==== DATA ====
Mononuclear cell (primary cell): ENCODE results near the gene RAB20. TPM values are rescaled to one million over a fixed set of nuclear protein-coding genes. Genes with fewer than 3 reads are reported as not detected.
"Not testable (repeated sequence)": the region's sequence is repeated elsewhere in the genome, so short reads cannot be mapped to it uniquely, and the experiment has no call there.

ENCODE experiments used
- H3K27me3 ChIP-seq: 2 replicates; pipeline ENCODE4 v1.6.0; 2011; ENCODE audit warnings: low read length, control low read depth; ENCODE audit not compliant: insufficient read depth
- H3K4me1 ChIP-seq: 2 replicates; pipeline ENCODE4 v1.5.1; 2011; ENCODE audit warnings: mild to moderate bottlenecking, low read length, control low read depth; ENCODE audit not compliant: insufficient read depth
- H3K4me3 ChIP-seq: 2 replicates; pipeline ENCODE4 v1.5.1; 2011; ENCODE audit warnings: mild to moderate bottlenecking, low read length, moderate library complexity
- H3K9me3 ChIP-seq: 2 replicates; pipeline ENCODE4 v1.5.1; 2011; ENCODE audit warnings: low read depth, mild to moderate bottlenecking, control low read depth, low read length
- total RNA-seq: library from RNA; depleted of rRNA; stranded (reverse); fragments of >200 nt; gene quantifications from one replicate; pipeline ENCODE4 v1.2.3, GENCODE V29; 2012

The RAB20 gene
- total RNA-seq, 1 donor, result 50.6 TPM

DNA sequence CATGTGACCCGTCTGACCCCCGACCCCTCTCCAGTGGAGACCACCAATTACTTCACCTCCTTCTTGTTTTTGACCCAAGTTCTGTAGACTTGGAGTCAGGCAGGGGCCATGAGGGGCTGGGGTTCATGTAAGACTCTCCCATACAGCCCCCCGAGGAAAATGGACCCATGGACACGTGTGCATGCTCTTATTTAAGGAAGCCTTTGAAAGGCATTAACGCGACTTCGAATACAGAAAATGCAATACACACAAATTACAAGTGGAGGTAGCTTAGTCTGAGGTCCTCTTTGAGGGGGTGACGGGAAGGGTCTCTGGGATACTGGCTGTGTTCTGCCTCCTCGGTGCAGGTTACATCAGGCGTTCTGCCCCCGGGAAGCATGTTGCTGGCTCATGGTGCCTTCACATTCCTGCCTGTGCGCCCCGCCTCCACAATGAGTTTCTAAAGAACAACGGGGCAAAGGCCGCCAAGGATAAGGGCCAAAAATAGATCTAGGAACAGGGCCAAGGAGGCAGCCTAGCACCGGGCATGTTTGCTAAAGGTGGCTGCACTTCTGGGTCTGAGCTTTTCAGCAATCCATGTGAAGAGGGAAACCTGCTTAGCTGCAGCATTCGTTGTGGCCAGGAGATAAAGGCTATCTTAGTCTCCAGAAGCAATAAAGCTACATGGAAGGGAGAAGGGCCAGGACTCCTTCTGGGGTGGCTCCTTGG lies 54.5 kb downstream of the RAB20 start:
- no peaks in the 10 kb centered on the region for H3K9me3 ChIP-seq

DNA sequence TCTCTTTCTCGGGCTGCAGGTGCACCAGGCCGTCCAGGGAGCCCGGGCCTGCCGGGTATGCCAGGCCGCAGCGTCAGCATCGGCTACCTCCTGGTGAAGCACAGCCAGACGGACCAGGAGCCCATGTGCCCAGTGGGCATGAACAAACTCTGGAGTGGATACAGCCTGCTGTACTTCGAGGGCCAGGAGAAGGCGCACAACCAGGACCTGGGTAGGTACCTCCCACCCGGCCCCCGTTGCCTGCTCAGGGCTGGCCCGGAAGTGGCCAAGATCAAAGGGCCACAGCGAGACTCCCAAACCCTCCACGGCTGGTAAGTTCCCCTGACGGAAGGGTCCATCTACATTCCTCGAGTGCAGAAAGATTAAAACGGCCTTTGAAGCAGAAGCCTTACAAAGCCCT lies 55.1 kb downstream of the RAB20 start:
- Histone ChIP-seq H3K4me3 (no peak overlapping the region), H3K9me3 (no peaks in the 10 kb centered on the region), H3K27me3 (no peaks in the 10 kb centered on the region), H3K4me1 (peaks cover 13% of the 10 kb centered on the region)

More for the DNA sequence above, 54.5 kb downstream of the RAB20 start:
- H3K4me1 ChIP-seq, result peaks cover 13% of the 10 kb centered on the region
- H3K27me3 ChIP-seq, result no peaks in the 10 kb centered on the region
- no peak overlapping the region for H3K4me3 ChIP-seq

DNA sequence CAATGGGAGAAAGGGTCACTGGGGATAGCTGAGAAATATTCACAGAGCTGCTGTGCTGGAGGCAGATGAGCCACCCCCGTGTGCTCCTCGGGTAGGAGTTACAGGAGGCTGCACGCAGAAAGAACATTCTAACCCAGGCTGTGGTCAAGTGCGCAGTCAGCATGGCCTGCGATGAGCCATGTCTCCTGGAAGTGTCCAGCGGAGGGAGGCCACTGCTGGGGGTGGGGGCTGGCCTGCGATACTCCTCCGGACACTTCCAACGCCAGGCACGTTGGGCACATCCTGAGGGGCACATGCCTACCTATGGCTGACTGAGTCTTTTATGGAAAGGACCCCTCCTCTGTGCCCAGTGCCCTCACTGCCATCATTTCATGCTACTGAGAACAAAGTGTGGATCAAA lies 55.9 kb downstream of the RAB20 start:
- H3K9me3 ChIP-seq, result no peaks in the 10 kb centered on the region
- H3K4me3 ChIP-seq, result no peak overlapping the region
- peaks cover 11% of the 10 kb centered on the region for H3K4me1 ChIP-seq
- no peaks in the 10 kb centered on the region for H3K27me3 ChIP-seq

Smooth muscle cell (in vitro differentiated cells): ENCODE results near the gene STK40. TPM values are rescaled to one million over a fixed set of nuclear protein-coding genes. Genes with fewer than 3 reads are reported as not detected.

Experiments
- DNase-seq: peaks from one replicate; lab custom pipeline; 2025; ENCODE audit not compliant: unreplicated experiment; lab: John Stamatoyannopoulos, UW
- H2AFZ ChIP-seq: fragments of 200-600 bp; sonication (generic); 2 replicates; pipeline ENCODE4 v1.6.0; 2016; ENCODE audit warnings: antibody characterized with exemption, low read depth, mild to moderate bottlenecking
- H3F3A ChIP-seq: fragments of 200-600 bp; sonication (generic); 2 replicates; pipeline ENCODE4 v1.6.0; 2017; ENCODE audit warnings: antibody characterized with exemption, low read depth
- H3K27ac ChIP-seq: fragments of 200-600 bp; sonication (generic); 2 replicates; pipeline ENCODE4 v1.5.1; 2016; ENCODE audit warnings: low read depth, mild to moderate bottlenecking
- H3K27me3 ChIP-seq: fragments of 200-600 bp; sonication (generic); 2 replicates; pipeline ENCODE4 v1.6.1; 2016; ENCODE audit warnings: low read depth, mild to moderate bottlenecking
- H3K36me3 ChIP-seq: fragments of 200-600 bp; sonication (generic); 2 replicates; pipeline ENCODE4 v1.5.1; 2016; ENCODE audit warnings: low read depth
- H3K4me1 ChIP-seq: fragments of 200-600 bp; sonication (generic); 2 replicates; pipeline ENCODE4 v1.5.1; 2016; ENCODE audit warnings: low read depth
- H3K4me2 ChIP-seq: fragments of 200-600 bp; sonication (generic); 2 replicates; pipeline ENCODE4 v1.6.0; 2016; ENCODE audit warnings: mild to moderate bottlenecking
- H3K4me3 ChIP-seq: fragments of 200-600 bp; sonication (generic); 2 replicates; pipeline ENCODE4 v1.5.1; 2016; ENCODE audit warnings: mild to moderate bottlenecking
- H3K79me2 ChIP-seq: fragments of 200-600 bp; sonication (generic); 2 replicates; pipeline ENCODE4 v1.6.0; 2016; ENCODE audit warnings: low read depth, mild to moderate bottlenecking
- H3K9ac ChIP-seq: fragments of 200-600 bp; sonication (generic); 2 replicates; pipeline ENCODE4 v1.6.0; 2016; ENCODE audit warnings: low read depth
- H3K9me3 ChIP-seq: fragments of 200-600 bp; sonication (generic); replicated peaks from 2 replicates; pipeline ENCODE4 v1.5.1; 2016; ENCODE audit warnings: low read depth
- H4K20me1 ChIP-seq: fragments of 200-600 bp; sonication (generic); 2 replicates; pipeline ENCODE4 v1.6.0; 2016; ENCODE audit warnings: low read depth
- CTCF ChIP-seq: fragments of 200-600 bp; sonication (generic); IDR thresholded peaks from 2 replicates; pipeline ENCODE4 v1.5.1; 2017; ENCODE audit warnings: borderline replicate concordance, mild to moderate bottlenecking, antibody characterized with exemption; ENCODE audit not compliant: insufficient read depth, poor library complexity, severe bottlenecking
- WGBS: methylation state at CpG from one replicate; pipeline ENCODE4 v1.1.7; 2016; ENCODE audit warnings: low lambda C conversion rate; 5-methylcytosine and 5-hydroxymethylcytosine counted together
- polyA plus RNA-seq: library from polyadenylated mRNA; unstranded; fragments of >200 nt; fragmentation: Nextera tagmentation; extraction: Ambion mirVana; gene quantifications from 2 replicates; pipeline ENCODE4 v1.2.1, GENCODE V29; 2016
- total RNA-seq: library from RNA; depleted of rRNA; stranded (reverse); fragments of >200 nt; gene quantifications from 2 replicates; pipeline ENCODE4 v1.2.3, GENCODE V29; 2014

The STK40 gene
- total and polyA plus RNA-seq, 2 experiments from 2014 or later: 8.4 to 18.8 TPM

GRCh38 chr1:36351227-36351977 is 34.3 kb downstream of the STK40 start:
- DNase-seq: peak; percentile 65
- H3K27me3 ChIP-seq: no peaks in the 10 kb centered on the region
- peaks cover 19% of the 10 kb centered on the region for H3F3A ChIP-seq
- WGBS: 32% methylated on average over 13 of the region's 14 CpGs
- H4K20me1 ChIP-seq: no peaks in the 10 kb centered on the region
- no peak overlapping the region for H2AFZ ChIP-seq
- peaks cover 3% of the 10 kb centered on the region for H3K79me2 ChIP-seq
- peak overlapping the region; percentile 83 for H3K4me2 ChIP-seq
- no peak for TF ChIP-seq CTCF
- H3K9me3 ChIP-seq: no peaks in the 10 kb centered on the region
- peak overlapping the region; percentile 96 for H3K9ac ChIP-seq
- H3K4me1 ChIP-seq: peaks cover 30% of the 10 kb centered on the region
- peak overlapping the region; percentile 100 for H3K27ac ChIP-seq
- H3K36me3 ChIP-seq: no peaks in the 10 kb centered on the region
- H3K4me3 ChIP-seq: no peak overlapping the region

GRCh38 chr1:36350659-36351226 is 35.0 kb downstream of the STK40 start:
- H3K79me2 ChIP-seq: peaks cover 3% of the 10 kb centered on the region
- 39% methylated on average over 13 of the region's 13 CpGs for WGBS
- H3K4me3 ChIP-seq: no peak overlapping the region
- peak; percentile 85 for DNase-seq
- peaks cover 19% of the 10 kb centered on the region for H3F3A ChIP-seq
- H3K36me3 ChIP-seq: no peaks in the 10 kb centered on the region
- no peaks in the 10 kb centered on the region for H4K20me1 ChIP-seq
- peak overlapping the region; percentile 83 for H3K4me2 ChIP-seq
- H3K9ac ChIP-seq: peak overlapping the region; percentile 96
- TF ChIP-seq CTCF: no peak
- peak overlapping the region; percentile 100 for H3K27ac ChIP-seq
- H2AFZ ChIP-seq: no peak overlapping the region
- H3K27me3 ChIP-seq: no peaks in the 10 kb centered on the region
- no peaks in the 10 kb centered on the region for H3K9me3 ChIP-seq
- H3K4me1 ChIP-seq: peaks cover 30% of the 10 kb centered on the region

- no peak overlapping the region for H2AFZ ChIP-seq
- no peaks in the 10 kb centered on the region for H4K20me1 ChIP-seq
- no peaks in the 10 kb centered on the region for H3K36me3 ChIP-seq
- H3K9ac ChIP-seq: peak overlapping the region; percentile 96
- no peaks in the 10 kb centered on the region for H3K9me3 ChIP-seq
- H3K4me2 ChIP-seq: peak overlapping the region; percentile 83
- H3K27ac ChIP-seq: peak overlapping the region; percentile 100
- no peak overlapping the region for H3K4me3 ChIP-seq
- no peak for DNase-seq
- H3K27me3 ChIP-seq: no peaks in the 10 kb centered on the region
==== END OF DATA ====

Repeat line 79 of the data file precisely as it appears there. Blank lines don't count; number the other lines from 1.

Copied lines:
- no peaks in the 10 kb centered on the region for H3K36me3 ChIP-seq